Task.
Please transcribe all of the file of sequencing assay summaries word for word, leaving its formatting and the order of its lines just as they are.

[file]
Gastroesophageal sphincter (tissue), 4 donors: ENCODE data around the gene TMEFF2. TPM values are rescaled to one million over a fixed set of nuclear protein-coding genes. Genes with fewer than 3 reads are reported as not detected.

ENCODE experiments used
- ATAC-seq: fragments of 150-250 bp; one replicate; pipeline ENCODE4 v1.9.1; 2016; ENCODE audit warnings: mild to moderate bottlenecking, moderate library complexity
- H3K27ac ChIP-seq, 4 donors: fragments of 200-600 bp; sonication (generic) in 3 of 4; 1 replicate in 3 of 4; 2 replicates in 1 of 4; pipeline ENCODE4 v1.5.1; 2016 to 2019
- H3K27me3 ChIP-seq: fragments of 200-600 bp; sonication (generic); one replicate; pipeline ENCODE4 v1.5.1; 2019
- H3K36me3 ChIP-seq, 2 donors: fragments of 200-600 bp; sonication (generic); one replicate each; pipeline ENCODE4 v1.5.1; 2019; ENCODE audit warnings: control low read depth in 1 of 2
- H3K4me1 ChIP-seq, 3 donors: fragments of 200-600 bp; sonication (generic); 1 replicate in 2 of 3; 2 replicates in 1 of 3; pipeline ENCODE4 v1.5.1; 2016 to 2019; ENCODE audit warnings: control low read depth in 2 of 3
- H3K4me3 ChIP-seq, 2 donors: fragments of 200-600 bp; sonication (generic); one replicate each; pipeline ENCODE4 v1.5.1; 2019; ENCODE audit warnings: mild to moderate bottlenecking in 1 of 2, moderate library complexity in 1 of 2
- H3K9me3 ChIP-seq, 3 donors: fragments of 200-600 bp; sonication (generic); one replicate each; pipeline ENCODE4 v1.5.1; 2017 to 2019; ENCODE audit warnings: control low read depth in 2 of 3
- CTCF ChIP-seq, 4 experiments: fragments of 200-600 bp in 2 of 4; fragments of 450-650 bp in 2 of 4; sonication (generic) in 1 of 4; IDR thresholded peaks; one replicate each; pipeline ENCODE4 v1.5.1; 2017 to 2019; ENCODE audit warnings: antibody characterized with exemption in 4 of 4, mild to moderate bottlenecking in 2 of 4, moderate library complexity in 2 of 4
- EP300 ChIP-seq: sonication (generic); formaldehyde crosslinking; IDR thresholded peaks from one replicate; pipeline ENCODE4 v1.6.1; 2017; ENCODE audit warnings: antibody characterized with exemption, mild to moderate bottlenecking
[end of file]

Gastroesophageal sphincter (tissue), 4 donors: ENCODE data around the gene TMEFF2. TPM values are rescaled to one million over a fixed set of nuclear protein-coding genes. Genes with fewer than 3 reads are reported as not detected.

ENCODE experiments used
- ATAC-seq: fragments of 150-250 bp; one replicate; pipeline ENCODE4 v1.9.1; 2016; ENCODE audit warnings: mild to moderate bottlenecking, moderate library complexity
- H3K27ac ChIP-seq, 4 donors: fragments of 200-600 bp; sonication (generic) in 3 of 4; 1 replicate in 3 of 4; 2 replicates in 1 of 4; pipeline ENCODE4 v1.5.1; 2016 to 2019
- H3K27me3 ChIP-seq: fragments of 200-600 bp; sonication (generic); one replicate; pipeline ENCODE4 v1.5.1; 2019
- H3K36me3 ChIP-seq, 2 donors: fragments of 200-600 bp; sonication (generic); one replicate each; pipeline ENCODE4 v1.5.1; 2019; ENCODE audit warnings: control low read depth in 1 of 2
- H3K4me1 ChIP-seq, 3 donors: fragments of 200-600 bp; sonication (generic); 1 replicate in 2 of 3; 2 replicates in 1 of 3; pipeline ENCODE4 v1.5.1; 2016 to 2019; ENCODE audit warnings: control low read depth in 2 of 3
- H3K4me3 ChIP-seq, 2 donors: fragments of 200-600 bp; sonication (generic); one replicate each; pipeline ENCODE4 v1.5.1; 2019; ENCODE audit warnings: mild to moderate bottlenecking in 1 of 2, moderate library complexity in 1 of 2
- H3K9me3 ChIP-seq, 3 donors: fragments of 200-600 bp; sonication (generic); one replicate each; pipeline ENCODE4 v1.5.1; 2017 to 2019; ENCODE audit warnings: control low read depth in 2 of 3
- CTCF ChIP-seq, 4 experiments: fragments of 200-600 bp in 2 of 4; fragments of 450-650 bp in 2 of 4; sonication (generic) in 1 of 4; IDR thresholded peaks; one replicate each; pipeline ENCODE4 v1.5.1; 2017 to 2019; ENCODE audit warnings: antibody characterized with exemption in 4 of 4, mild to moderate bottlenecking in 2 of 4, moderate library complexity in 2 of 4
- EP300 ChIP-seq: sonication (generic); formaldehyde crosslinking; IDR thresholded peaks from one replicate; pipeline ENCODE4 v1.6.1; 2017; ENCODE audit warnings: antibody characterized with exemption, mild to moderate bottlenecking